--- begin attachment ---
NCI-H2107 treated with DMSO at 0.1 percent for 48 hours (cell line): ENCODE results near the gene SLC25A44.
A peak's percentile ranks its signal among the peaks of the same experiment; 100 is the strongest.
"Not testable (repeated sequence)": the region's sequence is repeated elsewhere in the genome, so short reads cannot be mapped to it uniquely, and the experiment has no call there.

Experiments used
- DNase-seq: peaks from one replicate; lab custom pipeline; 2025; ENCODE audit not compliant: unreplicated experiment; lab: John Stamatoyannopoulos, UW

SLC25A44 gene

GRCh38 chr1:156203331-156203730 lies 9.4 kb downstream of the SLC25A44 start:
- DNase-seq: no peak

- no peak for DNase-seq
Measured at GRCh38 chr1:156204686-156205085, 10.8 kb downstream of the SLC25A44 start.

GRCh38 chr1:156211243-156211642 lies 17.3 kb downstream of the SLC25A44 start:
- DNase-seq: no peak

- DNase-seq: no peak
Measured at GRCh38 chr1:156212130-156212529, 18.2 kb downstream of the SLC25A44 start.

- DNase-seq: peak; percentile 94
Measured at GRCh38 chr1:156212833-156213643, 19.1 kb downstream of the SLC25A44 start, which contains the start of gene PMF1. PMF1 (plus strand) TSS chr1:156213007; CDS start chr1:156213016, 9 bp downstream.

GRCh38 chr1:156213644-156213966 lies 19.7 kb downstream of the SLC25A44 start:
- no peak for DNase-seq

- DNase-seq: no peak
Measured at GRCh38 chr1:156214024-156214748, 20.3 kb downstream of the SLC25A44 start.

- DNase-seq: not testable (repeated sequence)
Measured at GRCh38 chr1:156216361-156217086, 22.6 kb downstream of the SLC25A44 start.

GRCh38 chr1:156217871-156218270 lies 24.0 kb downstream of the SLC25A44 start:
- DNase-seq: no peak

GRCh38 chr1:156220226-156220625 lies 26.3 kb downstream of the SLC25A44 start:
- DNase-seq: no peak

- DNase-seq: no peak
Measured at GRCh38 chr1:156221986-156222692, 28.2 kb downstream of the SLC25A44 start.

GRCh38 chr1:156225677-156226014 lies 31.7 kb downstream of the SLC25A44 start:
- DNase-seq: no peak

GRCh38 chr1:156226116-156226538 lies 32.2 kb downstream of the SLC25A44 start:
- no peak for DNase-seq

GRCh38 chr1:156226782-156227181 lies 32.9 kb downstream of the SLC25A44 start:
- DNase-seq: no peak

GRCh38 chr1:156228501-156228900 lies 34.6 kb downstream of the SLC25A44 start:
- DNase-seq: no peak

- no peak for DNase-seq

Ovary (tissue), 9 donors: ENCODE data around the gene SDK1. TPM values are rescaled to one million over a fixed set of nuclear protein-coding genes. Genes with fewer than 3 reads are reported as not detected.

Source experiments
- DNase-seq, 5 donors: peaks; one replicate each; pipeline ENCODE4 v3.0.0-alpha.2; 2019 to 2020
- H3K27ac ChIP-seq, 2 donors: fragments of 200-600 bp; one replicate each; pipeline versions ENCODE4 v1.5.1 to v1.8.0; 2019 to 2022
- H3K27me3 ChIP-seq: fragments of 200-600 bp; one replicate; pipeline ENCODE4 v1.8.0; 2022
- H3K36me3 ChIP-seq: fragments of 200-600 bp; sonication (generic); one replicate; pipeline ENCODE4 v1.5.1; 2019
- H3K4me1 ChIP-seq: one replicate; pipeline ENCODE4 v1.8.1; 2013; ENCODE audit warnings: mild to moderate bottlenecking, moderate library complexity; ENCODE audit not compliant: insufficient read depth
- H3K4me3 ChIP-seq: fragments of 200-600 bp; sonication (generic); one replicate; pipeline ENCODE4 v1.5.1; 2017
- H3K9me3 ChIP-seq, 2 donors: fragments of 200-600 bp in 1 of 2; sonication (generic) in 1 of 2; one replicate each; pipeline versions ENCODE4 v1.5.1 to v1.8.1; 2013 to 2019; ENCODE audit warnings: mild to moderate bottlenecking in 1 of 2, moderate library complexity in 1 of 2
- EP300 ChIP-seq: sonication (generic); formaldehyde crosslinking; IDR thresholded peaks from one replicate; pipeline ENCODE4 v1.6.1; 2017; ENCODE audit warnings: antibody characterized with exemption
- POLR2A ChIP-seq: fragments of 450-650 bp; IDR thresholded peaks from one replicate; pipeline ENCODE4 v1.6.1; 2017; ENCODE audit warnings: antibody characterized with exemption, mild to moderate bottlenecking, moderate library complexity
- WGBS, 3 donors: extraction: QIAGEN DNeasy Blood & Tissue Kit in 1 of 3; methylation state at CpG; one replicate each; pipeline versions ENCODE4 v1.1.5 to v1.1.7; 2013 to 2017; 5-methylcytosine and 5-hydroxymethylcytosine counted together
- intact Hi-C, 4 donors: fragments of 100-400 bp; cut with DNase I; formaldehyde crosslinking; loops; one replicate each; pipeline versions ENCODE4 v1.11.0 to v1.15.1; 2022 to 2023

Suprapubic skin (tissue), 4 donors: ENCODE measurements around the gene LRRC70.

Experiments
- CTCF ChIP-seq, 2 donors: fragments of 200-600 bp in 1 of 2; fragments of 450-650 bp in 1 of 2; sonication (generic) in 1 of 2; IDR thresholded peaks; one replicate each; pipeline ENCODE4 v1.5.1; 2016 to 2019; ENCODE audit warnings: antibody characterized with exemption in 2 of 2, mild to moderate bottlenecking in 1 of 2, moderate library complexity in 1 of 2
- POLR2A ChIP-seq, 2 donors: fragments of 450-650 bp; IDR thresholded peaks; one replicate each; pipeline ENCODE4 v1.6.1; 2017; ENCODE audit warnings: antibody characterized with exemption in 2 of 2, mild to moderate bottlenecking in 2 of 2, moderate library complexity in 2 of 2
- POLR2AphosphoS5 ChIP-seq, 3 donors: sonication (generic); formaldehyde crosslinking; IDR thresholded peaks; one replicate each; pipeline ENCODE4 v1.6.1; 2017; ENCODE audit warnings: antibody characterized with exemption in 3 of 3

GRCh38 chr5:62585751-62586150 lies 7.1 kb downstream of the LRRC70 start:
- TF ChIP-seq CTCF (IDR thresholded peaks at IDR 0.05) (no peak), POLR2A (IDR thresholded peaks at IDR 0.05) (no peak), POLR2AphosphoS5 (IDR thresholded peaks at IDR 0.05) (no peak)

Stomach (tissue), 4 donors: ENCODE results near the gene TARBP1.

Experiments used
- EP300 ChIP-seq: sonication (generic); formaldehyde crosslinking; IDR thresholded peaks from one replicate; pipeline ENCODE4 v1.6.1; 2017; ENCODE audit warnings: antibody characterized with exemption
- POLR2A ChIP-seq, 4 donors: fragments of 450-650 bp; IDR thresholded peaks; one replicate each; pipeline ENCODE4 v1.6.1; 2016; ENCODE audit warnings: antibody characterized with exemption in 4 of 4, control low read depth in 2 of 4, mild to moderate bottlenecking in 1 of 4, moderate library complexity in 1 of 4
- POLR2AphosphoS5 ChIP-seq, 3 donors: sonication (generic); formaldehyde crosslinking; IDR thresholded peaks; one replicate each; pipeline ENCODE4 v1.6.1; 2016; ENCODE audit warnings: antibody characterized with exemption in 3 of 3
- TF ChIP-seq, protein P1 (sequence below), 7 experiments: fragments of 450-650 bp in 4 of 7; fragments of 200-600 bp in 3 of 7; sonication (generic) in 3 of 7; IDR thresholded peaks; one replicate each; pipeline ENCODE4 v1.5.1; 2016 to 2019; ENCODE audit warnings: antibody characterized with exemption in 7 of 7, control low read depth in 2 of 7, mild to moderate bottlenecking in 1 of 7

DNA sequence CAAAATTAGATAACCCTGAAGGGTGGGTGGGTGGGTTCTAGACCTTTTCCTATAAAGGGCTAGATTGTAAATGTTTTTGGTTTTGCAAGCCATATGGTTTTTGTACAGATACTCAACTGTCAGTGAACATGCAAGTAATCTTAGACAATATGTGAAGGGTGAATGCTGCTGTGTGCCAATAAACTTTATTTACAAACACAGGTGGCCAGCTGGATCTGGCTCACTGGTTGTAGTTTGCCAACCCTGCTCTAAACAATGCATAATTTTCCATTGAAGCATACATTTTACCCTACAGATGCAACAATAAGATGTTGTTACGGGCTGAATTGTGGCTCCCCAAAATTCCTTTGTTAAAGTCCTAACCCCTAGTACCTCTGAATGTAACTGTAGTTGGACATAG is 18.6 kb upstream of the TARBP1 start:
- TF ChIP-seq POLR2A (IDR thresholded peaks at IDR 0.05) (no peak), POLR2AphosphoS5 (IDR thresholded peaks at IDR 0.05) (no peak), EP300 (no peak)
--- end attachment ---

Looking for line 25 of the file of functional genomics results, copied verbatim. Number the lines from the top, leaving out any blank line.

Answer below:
GRCh38 chr1:156220226-156220625 lies 26.3 kb downstream of the SLC25A44 start: